Theorizing Modernities article

“Religious Freedoms,” Apocalyptic Thinking, and Political Violence

Nakba, 1948 Palestine, in the Jaramana Refugee Camp, Damascus, Syria. Via Wikimedia Commons.

Mitri Raheb’s The Politics of Persecution: Middle Eastern Christians in an Age of Empires tells several profound stories of loss. One of those is the loss of the interwovenness of Christian, Jewish, and Muslim communities in the MENA (Middle East and North African) region before western Christian colonial forces violently devoured the lands of the former Ottoman Empire. Raheb’s account doesn’t romanticize the Ottoman period of diversity, which existed within a millet system, but instead shows how its demise brought into being an exclusionary and sectarian political logic.

My remarks put Raheb’s critical account of “the politics of persecution” into conversation with the film ‘Til Kingdom Come (directed by Maya Zinshtein) to illuminate the continuous Palestinian Nakba (or catastrophe) of 1948, which also names the ongoing reality of Palestinian displacement. The Politics of Persecution captures the violence of European missionary and colonial administrations and contextualizes the manipulation and weaponization of Christian persecution for imperial agendas and designs, often under the guise of the protection of “religious freedom.” First, he tells the stories of massacres of Christians that didn’t enrage the colonial or neocolonial forces. If such massacres enraged them, this indignation was connected to expediency, utility, and geopolitical and ideological interests. His point is not that a commitment to religious freedom is ideological as a matter of course but rather that a concern with the plight of communities rendered “religious” has been used as a weapon and is manufactured around hegemonic objectives. When one takes away the utility of the weaponization of religious freedom and concern with religious persecutions, the ethical concerns vanish too. Raheb explicitly points to how and why concern with “religious persecutions” was invented as an integral dimension of imperial designs. In addition, he traces how confining groups along religious labels was deployed to forge the sectarianism that characterizes some areas in the MENA region, such as Lebanon. Relying on the notion of sectarianism as an explanatory framework for the analysis of conflict in the MENA region thus reconstitutes a colonial interpretive frame. Within such a frame, the protection and selective empowerment of various Christian denominations, such as the Maronites in Lebanon, was linked to imperial designs and vice versa. This selectivity persists to this day and is often generative of false analyses of how religion relates to the dynamics of violence (and, in the inverse, peace) in the MENA region.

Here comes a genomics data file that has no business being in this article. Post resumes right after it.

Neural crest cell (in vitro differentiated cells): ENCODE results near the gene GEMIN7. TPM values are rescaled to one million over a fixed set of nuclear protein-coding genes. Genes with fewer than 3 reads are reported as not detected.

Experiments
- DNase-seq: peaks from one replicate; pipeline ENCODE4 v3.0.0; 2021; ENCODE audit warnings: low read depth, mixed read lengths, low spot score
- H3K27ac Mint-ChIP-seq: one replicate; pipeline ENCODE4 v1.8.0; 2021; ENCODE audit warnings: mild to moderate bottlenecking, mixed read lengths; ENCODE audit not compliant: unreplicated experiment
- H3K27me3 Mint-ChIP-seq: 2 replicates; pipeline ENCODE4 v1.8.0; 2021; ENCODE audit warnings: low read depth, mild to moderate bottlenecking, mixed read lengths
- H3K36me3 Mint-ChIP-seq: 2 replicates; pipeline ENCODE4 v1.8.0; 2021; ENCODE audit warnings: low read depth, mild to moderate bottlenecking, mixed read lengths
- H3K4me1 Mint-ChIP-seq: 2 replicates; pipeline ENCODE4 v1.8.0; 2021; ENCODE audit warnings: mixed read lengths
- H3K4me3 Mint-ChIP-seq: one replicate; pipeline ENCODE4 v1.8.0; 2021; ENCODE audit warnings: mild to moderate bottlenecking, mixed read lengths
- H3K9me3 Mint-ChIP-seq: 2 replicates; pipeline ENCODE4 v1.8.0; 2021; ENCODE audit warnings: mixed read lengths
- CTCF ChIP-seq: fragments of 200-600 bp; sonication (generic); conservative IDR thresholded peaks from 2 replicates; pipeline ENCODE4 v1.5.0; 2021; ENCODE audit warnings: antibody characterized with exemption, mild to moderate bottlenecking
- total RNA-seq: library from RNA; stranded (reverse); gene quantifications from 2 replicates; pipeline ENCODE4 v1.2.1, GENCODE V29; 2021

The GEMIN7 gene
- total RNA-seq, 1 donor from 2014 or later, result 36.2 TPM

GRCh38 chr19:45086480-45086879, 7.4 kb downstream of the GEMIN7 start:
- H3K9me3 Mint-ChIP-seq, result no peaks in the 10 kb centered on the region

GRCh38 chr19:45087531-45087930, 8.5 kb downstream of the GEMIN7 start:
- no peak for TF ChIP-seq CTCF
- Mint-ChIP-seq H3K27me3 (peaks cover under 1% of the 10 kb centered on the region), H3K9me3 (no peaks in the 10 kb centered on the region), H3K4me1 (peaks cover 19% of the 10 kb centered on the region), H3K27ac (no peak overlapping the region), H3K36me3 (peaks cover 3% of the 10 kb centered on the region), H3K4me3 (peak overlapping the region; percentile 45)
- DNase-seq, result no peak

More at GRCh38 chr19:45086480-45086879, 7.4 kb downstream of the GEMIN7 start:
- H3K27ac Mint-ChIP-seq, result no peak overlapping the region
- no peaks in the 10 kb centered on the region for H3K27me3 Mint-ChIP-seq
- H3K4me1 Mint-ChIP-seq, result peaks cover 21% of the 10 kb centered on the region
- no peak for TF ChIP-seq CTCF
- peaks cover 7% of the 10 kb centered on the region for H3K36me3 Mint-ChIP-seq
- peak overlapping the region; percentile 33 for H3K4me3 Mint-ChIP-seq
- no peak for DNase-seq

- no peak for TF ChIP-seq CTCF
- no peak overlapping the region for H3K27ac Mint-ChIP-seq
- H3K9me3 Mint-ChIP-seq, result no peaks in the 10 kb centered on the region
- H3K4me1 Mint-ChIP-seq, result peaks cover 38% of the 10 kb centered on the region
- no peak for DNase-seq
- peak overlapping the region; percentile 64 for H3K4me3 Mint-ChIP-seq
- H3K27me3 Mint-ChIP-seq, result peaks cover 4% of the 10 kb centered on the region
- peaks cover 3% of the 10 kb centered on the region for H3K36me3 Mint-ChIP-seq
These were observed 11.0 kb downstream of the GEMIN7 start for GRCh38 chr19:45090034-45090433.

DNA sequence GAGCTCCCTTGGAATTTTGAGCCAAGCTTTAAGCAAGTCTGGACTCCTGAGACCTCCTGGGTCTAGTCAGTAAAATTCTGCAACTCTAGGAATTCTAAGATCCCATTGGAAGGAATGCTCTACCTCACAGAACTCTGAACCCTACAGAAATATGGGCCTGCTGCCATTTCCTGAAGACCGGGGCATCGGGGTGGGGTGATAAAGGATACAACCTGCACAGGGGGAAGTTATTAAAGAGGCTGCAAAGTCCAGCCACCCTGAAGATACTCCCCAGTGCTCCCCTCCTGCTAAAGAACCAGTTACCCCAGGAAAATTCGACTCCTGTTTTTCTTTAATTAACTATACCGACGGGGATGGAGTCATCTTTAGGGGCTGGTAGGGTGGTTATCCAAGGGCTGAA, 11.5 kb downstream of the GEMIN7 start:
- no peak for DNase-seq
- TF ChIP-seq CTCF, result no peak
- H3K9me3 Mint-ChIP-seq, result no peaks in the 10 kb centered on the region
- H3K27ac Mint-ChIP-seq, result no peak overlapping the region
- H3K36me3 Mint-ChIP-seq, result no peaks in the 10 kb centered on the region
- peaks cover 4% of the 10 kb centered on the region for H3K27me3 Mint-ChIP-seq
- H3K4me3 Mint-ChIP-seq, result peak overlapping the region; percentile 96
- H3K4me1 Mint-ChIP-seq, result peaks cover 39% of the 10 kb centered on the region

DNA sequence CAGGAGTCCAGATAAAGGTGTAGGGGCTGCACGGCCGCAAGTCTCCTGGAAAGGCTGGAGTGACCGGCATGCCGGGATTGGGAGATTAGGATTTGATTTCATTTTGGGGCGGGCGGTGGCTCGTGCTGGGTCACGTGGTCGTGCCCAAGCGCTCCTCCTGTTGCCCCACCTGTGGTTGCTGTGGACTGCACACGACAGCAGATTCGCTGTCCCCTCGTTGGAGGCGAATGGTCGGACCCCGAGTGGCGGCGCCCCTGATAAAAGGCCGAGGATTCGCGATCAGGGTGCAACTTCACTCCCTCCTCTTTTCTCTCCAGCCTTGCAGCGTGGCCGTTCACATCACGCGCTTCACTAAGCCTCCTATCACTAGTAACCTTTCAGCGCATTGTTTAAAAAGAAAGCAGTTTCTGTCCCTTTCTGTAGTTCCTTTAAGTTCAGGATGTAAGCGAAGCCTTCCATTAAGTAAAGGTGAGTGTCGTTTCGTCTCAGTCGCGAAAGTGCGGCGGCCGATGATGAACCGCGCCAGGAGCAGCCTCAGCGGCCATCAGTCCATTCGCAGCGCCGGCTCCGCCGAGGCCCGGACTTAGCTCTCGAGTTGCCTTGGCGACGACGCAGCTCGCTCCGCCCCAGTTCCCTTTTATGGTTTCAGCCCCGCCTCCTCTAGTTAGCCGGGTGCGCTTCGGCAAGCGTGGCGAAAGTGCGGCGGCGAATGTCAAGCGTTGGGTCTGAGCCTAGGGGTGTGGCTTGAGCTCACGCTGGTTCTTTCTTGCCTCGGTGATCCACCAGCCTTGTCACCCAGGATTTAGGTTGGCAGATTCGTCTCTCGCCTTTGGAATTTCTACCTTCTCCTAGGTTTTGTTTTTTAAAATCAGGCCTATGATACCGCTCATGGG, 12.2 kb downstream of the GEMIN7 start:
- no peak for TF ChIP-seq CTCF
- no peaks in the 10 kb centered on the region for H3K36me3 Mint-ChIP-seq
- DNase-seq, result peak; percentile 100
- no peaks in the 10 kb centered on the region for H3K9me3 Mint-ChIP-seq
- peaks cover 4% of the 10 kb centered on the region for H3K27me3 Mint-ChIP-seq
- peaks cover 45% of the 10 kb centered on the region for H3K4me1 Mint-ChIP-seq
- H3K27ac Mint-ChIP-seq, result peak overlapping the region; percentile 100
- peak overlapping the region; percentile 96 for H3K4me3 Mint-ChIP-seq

Religious Freedom and the Secular in the Postcolonial Moment

Raheb’s analysis pushes against rhetorical and explanatory frameworks that render the “plight of persecuted Christians” as the outcome of a sectarianism that has supposedly been in place since the beginning of time. Instead, he traces how sectarianism itself was a product of European colonial and missionary intrusions into the region. Here Raheb’s storyline connects with the late Saba Mahmood’s analysis of the discourse of minority rights in Egypt. In Religious Difference in a Secular Age: A Minority Report (2015), Mahmood challenges secularist accounts of religion and violence. She argues that, rather than a panacea, secularism (as a part of a modernist epistemological colonial project) is the source of political violence that presents and cloaks itself as “religious.” The liberal secular as a discursive tradition is embedded within a parochial European Christian history and political projects, which is undergirded by orientalism. While Raheb does not engage with the critique of the modern/secular, his embodied and historical account conveys the violence that Mahmood’s theoretical intervention demystifies. This is especially the case when he zooms in on episodes of catastrophic violence, such as the Massacre on Mount Lebanon in 1860, a conflict that involved primarily Christians and Druze. Here, Raheb captures the tragic outcome of the colonial discourse of division and reification when he writes, “Geography could no longer tolerate more than one demography: either Christian or Druze” (37).